CLEVELAND — The Indians paid what Chris Antonetti, their president of baseball operations, has called “a steep price” for Andrew Miller.

It’s been worth every penny.

Just not in the role most envisioned.

When the Yankees acquired four highly regarded prospects from the Indians on July 31 in exchange for Miller, the belief was that Cleveland finally had landed a consistent closer.

Manager Terry Francona, whose Indians take on his former club, the Red Sox, Thursday night in Game 1 of their American League Division Series, had other ideas. At the time of the trade, Francona engendered some snickers when he said Miller might be used anywhere from the sixth to the ninth inning. He might close some nights; others, he might not.

And indeed, Miller has been more of a jack of all roles in Cleveland after compiling nine saves and a 1.39 ERA in 44 outings with the Yankees. The lefthander closed during Aroldis Chapman’s 30-game suspension to start the season, then was used almost exclusively as the eighth-inning setup man.

And he’s been every bit as effective as he was in pinstripes. Miller posted a 1.55 ERA and 0.552 WHIP in 26 games with the Indians, earning three saves. He’s been part of a bullpen that, along with regulars such as Bryan Shaw, Dan Otero and Cody Allen, compiled a 1.84 ERA since Miller’s arrival.

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“It’s not just his numbers,” Francona said Wednesday before his AL Central champions worked out at Progressive Field. “It’s his willingness to pitch whenever you give him the ball. It’s allowed us to pitch Allen, Shaw and Otero in different spots, too, so it’s taken a little bit of a load off them. If you look, all of their numbers are probably better since Andrew has been here.”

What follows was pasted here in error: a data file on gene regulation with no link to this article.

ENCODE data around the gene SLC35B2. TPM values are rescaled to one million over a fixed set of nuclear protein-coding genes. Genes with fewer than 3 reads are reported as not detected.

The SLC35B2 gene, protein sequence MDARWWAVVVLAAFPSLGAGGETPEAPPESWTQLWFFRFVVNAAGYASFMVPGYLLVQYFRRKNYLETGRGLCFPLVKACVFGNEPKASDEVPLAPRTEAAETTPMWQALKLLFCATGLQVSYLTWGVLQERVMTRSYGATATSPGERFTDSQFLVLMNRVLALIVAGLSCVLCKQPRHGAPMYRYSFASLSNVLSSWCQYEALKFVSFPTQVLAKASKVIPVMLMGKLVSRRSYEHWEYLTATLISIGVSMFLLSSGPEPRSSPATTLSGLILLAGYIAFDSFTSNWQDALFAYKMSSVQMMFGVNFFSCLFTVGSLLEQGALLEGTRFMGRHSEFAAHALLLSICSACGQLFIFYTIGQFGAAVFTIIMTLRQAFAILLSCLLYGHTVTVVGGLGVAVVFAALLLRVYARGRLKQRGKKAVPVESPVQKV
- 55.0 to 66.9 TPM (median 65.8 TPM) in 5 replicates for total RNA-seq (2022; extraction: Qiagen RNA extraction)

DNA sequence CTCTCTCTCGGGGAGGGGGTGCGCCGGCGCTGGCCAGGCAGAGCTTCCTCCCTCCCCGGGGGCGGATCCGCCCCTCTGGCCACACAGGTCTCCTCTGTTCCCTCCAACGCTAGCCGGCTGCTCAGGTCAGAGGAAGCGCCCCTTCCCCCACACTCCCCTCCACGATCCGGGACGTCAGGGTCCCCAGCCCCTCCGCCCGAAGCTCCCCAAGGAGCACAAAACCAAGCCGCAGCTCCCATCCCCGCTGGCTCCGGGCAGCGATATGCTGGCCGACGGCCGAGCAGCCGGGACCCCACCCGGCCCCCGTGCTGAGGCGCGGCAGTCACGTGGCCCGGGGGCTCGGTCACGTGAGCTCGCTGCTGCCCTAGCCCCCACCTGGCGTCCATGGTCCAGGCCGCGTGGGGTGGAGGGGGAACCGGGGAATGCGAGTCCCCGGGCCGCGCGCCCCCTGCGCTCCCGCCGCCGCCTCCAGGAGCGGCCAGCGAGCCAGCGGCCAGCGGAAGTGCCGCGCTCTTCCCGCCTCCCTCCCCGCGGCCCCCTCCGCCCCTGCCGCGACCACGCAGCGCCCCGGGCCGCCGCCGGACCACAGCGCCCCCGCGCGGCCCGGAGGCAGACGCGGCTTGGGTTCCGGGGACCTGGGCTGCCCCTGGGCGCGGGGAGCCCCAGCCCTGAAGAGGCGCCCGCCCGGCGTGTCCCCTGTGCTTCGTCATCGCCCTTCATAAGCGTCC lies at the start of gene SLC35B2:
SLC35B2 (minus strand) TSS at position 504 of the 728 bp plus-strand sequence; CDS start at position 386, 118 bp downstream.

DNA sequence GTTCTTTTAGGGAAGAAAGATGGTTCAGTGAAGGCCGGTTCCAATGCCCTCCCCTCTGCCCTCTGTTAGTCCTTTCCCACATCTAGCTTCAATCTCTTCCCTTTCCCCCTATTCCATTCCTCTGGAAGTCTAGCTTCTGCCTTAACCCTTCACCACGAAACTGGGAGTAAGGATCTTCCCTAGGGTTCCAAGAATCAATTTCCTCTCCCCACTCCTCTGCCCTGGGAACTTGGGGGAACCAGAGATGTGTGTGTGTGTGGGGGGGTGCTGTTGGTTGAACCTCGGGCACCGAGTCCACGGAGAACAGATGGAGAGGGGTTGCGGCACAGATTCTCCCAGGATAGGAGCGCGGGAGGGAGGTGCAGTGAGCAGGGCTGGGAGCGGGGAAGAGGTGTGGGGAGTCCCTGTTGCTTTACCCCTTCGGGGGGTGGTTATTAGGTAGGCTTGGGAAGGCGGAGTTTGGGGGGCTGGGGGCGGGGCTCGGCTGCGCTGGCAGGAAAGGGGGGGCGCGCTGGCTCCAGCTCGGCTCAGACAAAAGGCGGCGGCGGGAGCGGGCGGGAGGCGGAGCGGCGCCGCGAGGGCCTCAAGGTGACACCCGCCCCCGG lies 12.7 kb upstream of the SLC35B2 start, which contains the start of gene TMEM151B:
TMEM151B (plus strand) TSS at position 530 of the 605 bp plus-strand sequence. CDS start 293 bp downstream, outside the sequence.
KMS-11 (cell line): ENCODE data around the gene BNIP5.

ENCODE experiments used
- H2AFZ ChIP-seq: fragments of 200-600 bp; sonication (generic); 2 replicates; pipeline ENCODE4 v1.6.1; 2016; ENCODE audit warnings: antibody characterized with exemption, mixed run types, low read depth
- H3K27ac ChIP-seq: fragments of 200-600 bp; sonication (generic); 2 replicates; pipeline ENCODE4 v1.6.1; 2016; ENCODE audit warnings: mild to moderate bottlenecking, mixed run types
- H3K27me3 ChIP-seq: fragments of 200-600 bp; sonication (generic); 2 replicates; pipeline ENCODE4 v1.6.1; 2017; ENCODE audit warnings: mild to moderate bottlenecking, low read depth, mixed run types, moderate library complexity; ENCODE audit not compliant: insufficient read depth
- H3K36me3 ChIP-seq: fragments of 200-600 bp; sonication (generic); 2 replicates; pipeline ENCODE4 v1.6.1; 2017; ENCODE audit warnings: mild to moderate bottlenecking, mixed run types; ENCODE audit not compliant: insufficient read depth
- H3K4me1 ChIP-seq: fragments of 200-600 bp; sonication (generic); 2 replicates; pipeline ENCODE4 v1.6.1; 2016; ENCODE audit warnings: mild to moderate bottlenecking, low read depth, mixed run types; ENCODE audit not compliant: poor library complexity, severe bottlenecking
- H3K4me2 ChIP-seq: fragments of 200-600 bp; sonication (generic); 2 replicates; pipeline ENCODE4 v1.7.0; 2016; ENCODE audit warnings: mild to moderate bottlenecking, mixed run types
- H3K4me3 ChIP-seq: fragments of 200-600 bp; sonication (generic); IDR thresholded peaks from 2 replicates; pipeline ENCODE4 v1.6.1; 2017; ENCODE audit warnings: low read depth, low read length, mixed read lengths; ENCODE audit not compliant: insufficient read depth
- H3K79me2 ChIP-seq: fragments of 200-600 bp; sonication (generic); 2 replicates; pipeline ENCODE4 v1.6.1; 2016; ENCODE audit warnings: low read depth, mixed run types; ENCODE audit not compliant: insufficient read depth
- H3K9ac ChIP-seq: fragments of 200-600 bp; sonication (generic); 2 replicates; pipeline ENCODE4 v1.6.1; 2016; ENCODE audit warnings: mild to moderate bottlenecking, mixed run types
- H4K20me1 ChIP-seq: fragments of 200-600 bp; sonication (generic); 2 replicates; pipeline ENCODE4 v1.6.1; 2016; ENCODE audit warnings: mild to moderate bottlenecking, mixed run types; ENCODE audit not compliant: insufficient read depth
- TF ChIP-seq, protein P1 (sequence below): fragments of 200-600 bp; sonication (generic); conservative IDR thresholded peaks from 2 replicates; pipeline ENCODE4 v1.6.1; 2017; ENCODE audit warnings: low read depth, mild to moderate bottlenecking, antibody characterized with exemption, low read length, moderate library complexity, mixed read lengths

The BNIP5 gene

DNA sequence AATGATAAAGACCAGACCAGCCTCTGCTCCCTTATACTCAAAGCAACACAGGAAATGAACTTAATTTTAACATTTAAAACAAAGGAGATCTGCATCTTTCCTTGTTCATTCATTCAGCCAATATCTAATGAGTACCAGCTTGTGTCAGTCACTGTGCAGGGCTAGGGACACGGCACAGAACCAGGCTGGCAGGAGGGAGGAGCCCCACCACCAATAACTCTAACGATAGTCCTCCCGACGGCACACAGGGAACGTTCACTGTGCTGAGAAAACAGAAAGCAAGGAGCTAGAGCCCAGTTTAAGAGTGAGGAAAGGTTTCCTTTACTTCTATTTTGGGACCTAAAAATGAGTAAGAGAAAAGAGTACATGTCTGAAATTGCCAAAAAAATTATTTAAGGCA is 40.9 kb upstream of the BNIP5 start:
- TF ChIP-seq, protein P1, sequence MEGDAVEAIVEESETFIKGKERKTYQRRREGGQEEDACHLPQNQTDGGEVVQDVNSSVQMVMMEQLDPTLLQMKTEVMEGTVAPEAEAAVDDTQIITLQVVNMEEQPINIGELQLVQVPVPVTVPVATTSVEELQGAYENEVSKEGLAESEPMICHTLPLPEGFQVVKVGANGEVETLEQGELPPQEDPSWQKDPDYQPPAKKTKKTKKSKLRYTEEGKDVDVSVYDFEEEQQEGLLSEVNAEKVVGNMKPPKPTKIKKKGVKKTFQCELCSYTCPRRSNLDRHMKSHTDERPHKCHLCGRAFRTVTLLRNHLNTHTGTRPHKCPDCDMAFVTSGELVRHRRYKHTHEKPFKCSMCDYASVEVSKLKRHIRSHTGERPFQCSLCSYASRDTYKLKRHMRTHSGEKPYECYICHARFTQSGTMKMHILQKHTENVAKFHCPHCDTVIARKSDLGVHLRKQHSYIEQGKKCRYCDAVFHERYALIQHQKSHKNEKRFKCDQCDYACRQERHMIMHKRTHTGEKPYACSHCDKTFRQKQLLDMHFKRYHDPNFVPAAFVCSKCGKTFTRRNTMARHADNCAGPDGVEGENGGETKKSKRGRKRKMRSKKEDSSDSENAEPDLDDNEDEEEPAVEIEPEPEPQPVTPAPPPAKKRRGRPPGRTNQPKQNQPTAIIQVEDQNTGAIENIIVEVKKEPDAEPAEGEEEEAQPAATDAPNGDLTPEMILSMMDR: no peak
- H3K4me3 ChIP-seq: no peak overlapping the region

The group has been a significant factor, and maybe the No. 1 factor, for the 94-67 Indians, whose once heralded rotation took major hits during the past month when Danny Salazar and Carlos Carrasco were lost to injuries.

Miller steered credit elsewhere Wednesday.

“As a bullpen, we think of ourselves as a unit and kind of feed off each other and try to hand the ball to the next guy in the best shape possible,” Miller said. “Tito (Francona) gives us good spots to go into the games, gives us good matchups, and I think we’ve picked up our end of the bargain pretty well.”

As for his willingness to pitch any inning, Miller pointed out he had to do that in Boston, Baltimore and even to an extent with the Yankees.

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“I don’t know why I get credit for that, I think most guys would do the same thing,” Miller said of publicly embracing whichever role, or nonspecific role, he’s given. “I think at the end of the day if everybody’s on the page that winning’s the most important thing, something like that doesn’t matter.”